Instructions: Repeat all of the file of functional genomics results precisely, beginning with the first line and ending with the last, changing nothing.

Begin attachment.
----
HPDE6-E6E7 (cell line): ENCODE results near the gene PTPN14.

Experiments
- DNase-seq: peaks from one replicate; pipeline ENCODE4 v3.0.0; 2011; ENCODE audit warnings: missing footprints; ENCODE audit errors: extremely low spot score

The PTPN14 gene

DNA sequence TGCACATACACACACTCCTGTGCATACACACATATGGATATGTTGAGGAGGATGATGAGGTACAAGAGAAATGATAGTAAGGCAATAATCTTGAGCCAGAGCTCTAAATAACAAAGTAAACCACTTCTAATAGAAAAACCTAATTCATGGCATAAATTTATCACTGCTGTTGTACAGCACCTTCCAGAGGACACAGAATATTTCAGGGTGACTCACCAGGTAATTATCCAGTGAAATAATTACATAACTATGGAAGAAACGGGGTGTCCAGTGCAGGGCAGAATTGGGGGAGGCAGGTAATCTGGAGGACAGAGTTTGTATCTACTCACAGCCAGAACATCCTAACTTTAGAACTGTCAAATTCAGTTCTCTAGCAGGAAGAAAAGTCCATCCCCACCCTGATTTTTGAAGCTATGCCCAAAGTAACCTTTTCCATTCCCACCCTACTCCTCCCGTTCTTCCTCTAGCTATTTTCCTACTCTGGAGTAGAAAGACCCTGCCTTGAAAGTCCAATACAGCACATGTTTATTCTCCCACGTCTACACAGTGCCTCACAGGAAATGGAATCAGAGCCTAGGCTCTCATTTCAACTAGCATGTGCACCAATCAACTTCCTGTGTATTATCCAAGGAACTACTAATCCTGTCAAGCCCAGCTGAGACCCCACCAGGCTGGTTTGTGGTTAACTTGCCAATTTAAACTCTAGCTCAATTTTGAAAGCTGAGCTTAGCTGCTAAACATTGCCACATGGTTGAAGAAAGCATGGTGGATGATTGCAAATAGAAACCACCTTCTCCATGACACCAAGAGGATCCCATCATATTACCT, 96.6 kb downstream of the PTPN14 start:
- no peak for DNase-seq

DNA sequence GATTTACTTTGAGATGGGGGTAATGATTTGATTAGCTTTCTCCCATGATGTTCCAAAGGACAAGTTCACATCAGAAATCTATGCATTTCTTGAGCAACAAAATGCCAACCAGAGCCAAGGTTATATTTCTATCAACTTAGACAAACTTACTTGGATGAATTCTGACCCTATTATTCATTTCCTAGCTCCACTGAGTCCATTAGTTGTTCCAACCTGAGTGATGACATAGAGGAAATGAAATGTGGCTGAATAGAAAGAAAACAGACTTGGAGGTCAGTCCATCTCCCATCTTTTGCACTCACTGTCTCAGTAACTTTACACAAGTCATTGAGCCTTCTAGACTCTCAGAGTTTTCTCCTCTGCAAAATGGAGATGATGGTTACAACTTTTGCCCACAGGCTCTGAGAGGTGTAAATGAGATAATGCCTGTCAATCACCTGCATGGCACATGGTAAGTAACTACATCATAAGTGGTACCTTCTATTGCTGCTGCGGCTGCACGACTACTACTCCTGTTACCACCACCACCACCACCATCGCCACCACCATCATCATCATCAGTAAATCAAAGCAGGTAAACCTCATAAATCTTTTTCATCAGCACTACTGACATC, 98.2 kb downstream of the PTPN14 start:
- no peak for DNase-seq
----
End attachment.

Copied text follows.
HPDE6-E6E7 (cell line): ENCODE results near the gene PTPN14.

Experiments
- DNase-seq: peaks from one replicate; pipeline ENCODE4 v3.0.0; 2011; ENCODE audit warnings: missing footprints; ENCODE audit errors: extremely low spot score

The PTPN14 gene

DNA sequence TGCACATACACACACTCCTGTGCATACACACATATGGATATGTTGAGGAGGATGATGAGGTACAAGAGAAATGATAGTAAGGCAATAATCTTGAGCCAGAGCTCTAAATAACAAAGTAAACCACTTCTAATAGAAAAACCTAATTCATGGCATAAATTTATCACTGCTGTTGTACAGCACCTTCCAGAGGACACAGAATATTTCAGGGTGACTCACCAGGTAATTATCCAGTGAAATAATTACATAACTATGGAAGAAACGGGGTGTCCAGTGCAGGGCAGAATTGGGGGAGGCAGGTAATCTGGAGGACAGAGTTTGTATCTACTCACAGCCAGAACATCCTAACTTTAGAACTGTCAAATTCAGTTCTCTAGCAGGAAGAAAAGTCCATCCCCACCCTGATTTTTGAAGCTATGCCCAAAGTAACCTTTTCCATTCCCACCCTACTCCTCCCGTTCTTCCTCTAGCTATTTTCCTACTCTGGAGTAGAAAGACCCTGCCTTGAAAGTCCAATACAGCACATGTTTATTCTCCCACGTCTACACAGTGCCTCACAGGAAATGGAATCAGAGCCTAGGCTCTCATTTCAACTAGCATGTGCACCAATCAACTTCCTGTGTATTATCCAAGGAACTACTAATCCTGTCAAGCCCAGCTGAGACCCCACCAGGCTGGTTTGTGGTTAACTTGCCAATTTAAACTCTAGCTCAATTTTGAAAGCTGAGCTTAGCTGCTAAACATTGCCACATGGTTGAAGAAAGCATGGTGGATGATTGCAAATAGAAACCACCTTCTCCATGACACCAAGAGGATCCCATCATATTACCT, 96.6 kb downstream of the PTPN14 start:
- no peak for DNase-seq

DNA sequence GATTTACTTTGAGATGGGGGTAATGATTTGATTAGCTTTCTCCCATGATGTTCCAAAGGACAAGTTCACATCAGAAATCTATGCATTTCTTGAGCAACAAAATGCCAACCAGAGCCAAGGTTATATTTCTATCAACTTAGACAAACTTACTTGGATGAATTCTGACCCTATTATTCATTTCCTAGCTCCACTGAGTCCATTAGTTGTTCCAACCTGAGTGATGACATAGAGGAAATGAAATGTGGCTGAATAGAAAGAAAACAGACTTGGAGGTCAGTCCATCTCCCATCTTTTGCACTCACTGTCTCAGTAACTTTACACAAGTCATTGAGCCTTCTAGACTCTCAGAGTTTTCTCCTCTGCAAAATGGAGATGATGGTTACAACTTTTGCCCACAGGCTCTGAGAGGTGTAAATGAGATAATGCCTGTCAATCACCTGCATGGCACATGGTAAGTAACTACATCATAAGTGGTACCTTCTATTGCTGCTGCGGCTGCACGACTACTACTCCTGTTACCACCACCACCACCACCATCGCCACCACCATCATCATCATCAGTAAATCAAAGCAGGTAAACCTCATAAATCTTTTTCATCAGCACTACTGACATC, 98.2 kb downstream of the PTPN14 start:
- no peak for DNase-seq